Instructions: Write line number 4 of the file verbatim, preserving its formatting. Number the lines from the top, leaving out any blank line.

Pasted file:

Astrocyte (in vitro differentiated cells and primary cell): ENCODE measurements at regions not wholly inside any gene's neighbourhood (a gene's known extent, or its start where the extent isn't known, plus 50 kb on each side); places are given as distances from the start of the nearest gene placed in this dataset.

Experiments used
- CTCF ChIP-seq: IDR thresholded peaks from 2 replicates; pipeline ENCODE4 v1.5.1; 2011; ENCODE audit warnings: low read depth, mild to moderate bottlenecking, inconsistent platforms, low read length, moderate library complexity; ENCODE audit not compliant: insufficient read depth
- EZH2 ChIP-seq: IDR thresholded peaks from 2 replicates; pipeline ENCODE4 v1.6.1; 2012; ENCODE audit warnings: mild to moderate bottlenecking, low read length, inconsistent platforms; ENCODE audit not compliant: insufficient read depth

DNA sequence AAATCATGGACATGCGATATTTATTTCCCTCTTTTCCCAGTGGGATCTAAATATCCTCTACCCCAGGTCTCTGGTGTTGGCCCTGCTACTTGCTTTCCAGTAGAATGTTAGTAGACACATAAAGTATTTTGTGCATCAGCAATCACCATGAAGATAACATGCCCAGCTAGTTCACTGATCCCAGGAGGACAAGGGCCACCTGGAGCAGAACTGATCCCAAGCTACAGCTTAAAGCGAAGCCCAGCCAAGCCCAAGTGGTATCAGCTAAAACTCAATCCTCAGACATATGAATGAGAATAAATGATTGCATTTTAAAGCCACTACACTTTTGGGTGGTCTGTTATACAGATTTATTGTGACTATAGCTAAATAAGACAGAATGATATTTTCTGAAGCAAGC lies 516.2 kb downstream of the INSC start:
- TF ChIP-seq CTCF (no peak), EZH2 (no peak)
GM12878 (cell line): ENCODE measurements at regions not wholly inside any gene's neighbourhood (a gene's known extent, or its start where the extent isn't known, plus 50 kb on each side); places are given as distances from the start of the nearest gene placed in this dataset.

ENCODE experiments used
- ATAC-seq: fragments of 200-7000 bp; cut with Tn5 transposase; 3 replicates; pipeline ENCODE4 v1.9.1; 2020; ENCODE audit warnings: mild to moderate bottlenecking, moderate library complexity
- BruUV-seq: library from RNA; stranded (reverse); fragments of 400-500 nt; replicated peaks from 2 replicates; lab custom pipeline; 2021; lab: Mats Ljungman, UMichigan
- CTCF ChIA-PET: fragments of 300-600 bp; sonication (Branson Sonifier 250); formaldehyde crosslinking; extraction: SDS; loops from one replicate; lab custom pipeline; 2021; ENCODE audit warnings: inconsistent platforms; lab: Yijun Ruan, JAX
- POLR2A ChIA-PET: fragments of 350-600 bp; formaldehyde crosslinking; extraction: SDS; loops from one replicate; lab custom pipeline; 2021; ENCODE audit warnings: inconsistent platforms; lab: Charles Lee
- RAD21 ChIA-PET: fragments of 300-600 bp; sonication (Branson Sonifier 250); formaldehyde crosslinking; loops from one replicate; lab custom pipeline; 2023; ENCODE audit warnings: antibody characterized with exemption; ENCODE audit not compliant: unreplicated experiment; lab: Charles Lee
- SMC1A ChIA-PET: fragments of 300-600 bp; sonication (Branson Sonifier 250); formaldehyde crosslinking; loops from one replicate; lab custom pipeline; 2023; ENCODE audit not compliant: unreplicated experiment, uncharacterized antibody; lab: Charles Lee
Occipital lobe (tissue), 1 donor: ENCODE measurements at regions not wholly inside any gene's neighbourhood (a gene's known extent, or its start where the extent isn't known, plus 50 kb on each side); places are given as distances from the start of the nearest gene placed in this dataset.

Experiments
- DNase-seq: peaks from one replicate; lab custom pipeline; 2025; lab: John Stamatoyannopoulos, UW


- EZH2 ChIP-seq: IDR thresholded peaks from 2 replicates; pipeline ENCODE4 v1.6.1; 2012; ENCODE audit warnings: mild to moderate bottlenecking, low read length, inconsistent platforms; ENCODE audit not compliant: insufficient read depth